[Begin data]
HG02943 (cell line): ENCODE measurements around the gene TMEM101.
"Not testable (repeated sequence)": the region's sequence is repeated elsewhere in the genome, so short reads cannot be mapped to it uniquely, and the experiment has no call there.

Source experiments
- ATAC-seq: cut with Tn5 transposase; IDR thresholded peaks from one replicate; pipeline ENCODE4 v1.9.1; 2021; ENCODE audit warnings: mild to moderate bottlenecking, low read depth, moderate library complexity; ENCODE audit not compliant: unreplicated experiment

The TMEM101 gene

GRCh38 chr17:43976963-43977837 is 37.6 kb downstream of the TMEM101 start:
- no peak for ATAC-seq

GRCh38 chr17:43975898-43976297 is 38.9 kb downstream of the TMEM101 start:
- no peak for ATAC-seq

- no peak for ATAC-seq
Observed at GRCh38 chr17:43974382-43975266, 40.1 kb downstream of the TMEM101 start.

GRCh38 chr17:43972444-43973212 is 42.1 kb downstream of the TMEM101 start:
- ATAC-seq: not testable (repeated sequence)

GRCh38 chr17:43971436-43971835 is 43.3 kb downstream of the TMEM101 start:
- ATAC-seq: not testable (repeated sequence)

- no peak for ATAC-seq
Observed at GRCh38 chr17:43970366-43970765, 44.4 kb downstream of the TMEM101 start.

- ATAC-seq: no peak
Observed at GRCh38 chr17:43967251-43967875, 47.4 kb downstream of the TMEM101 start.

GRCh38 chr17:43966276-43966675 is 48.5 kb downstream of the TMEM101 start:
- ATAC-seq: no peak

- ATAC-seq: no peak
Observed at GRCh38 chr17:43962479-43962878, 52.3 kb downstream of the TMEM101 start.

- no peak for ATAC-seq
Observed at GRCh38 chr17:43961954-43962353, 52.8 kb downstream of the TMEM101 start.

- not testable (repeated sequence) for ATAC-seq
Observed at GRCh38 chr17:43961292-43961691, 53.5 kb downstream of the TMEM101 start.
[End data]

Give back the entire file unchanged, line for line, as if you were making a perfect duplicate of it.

HG02943 (cell line): ENCODE measurements around the gene TMEM101.
"Not testable (repeated sequence)": the region's sequence is repeated elsewhere in the genome, so short reads cannot be mapped to it uniquely, and the experiment has no call there.

Source experiments
- ATAC-seq: cut with Tn5 transposase; IDR thresholded peaks from one replicate; pipeline ENCODE4 v1.9.1; 2021; ENCODE audit warnings: mild to moderate bottlenecking, low read depth, moderate library complexity; ENCODE audit not compliant: unreplicated experiment

The TMEM101 gene

GRCh38 chr17:43976963-43977837 is 37.6 kb downstream of the TMEM101 start:
- no peak for ATAC-seq

GRCh38 chr17:43975898-43976297 is 38.9 kb downstream of the TMEM101 start:
- no peak for ATAC-seq

- no peak for ATAC-seq
Observed at GRCh38 chr17:43974382-43975266, 40.1 kb downstream of the TMEM101 start.

GRCh38 chr17:43972444-43973212 is 42.1 kb downstream of the TMEM101 start:
- ATAC-seq: not testable (repeated sequence)

GRCh38 chr17:43971436-43971835 is 43.3 kb downstream of the TMEM101 start:
- ATAC-seq: not testable (repeated sequence)

- no peak for ATAC-seq
Observed at GRCh38 chr17:43970366-43970765, 44.4 kb downstream of the TMEM101 start.

- ATAC-seq: no peak
Observed at GRCh38 chr17:43967251-43967875, 47.4 kb downstream of the TMEM101 start.

GRCh38 chr17:43966276-43966675 is 48.5 kb downstream of the TMEM101 start:
- ATAC-seq: no peak

- ATAC-seq: no peak
Observed at GRCh38 chr17:43962479-43962878, 52.3 kb downstream of the TMEM101 start.

- no peak for ATAC-seq
Observed at GRCh38 chr17:43961954-43962353, 52.8 kb downstream of the TMEM101 start.

- not testable (repeated sequence) for ATAC-seq
Observed at GRCh38 chr17:43961292-43961691, 53.5 kb downstream of the TMEM101 start.